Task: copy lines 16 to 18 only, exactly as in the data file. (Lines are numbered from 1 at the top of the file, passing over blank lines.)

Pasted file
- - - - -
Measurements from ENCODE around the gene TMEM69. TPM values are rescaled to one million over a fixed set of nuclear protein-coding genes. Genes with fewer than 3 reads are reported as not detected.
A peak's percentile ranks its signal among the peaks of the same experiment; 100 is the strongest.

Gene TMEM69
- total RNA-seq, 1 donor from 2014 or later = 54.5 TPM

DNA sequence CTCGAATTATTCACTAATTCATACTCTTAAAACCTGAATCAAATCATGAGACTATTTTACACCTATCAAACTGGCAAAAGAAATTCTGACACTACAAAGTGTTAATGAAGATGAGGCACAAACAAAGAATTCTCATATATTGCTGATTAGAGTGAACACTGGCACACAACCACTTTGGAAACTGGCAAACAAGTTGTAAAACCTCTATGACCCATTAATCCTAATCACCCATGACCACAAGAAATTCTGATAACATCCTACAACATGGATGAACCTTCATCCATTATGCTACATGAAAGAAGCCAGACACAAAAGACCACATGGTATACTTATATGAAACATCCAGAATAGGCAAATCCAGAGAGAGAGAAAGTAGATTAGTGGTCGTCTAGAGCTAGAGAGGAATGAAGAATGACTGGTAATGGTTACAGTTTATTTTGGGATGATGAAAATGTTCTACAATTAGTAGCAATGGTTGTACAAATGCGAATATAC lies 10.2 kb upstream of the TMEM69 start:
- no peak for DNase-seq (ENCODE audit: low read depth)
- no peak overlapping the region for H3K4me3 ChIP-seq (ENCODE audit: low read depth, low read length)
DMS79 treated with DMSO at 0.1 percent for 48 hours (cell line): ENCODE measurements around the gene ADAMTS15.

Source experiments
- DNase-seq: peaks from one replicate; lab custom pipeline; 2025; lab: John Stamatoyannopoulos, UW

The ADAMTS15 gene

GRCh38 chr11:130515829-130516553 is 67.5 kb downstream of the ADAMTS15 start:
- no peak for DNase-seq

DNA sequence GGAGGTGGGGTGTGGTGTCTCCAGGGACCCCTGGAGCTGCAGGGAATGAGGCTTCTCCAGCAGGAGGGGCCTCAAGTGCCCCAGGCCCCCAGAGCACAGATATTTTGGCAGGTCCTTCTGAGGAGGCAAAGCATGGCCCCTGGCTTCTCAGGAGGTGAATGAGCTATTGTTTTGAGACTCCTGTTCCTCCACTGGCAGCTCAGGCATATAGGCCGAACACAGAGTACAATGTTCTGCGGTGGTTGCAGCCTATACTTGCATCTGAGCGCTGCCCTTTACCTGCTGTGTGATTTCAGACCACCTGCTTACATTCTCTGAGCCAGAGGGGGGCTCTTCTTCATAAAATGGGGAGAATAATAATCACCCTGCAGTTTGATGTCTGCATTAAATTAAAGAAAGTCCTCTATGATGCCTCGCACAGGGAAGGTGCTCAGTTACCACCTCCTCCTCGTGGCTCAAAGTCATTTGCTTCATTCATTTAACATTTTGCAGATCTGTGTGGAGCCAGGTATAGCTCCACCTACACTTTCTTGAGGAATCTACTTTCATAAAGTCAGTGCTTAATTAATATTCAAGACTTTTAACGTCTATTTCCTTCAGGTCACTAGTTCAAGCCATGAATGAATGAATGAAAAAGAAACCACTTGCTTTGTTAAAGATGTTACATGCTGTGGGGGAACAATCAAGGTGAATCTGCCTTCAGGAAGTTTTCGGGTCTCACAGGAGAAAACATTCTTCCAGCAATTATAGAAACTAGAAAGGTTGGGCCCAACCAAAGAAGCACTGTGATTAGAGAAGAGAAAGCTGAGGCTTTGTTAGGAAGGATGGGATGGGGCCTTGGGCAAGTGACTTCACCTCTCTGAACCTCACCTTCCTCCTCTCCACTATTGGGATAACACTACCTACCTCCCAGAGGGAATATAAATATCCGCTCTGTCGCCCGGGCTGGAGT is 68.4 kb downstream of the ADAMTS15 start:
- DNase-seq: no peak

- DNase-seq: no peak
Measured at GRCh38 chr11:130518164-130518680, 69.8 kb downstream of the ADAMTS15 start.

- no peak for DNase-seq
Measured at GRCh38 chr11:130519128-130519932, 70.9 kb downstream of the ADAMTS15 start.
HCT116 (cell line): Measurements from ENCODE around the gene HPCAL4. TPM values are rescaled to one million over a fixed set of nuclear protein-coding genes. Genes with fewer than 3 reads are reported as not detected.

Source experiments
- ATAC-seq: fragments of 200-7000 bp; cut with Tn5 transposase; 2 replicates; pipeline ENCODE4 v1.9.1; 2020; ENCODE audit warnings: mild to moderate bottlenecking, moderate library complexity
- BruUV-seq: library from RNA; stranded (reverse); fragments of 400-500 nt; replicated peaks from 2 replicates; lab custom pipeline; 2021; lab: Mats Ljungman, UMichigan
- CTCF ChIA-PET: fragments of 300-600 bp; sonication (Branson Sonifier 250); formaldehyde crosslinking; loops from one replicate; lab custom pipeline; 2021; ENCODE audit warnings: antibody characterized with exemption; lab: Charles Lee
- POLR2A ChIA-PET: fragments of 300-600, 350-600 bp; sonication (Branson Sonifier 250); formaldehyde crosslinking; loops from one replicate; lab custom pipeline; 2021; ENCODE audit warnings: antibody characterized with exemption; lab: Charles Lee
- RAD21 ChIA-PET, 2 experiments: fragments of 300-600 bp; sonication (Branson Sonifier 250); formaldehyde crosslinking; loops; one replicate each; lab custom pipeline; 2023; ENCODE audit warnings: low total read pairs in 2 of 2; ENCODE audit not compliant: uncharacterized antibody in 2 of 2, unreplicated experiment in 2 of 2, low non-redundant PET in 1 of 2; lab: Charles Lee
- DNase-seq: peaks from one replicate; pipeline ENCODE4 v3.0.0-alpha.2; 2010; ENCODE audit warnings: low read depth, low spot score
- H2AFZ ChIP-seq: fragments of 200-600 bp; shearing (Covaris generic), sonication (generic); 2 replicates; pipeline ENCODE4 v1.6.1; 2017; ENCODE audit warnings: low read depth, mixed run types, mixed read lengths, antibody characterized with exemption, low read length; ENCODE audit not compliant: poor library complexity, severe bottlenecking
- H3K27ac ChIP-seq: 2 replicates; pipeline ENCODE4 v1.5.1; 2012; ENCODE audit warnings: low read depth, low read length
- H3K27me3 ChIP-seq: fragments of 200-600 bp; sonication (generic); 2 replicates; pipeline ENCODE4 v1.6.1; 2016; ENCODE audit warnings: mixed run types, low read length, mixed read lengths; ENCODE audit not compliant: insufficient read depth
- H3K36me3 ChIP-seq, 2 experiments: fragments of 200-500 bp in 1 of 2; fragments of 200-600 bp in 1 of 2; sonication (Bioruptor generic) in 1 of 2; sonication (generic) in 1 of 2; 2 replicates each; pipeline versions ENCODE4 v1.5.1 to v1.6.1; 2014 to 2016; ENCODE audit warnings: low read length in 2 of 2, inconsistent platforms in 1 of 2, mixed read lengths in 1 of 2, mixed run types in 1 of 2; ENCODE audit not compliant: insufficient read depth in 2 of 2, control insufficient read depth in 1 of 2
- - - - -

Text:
- DNase-seq: no peak
Measured at GRCh38 chr11:130518164-130518680, 69.8 kb downstream of the ADAMTS15 start.

- no peak for DNase-seq